As regular readers are aware, I’ve had my share of holiday shopping disasters this year. And I finally realized that my innocent belief that online shopping was significantly easier than going to brick and mortar establishments was fading.
Advantages of Online Shopping
Oh sure, there are lots of advantages to online shopping:
- Convenience. You don’t have to go out in the cold, spend 45 minutes finding a place to park, deal with hundreds of shoppers in crowded stores, go to multiple stores to find all that you need, carry heavy bundles back to your car and into your home, and collapse, exhausted, into bed. You let your fingers do the walking through Google, your favorites, link-upon-link to swell deals and hidden finds, all from the comfort of your cozy chair. Then you just claim your packages from your friendly delivery man at your front door.
- Saving money. Comparison shopping is easier online (although mobile apps that find the best deals for you as well as the habit of research online then shopping in the real world reduce that advantage somewhat), so you can find the best prices, great online discounts, free shipping offers, not to mention saving on gas and the ever danger of shopping expansion (you go into the store for one thing and leave with five!). That’s less likely online where you can put things into a shopping cart and then contemplate your purchases with a bit of leisure before you hit the buy button.
- Larger Shopping Universe. The world is open to you. You aren’t limited to your local shopping areas. You can order sweaters from Guatemala, watches from Switzerland, or, my new favorite, an official lordship or ladyship of a square foot of land in Scotland (no kidding!).
But there are also disadvantages. The one I’ve been writing about lately is the danger that your gifts won’t arrive in time or as promised. The anxiety that I, and I’m sure many of you, feel as you await the UPS/FedEx/USPS deliveries can become overwhelming. If you aren’t home when they come around, you have to go pick up the items (and, for example, the UPS pickup locations aren’t open late in the evenings or on weekends). Or you have to wait around all day in hopes that the delivery will come, (keeping you under virtual house arrest as you await delivery). And then, they don’t come as promised, so you miss giving the gift on the holiday (being reduced to giving a picture of the intended present wrapped in a bow). This doesn’t work well with kids, let me tell you. They aren’t into delayed gratification. And, truth to tell, neither are adults.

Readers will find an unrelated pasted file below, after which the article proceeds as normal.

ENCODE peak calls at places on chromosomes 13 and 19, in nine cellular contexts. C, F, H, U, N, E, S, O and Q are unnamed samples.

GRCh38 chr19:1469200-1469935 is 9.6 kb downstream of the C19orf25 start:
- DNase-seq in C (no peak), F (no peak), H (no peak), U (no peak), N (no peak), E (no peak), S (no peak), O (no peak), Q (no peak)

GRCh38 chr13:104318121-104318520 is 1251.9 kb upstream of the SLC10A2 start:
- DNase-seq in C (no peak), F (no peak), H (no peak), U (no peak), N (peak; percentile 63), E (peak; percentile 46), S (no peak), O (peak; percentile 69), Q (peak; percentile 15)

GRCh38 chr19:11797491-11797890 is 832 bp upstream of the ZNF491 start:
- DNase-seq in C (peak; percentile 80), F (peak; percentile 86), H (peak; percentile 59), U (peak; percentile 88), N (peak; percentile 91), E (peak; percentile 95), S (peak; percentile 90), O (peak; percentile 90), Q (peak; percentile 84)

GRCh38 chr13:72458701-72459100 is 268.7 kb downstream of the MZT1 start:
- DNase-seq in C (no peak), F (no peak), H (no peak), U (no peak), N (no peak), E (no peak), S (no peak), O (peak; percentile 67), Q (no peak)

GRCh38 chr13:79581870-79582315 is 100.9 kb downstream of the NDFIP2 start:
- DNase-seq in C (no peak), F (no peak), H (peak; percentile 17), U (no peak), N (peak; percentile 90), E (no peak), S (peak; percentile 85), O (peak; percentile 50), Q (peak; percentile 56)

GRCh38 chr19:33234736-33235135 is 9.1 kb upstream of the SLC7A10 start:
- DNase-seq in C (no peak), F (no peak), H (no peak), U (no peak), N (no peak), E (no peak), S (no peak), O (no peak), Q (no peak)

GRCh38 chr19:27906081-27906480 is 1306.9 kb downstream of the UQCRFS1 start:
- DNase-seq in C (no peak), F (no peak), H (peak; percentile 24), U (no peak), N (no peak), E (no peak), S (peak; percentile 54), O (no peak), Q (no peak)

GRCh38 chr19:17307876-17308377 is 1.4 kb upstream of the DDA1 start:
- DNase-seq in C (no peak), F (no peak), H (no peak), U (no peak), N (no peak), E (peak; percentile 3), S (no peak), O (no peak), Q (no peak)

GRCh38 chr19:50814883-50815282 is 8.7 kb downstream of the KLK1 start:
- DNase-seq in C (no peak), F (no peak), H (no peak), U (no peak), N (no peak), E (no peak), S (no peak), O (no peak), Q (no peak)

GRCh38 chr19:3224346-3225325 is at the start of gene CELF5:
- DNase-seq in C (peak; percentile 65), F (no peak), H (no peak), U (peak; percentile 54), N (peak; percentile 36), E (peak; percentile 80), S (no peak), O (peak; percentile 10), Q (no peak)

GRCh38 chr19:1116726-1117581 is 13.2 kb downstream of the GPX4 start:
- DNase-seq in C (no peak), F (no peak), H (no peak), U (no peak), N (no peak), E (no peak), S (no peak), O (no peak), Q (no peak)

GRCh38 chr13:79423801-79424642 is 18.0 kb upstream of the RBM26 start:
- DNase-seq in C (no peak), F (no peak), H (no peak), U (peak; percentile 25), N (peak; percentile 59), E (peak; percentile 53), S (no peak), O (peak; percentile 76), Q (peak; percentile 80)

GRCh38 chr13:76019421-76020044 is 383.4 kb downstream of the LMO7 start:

At least when you walk out of a store with your purchase, you have it in hand, you have time to wrap it, and you know you can give it on the day you intended.
Another disadvantage is window shopping and in-store browsing. When you are online, you have to search for something, and you at the mercy of the website design to get other ideas or recommendations (people who looked at this also looked at that). In a store, at a mall, on a small town main street, you will find wonderful items serendipitously—items that you wouldn’t even think of searching out online.
Finally, there is something that feels good about the hunting and gathering of gifts out in the wild. The sense of adventure and the pride in carrying home your prey just isn’t the same when you can do it from the sofa while sipping a cappuccino. This year is the first time I did 100% of my holiday shopping online, and I reluctantly admit that I kind of miss the crowds and the chaos…and the camaraderie of fellow holiday shoppers.
Here is a couple of examples of Customer Experience Best Practices:
My 2013 Holiday Customer Experience Heroes
Lessons to Be Learned from Customer Support at Small Companies: Standing Stone Farms and Geoff & Drew’s
By Ronni T. Marshak, EVP and Senior Consultant, December 19, 2013
(Read the short sample and download the full article in PDF.)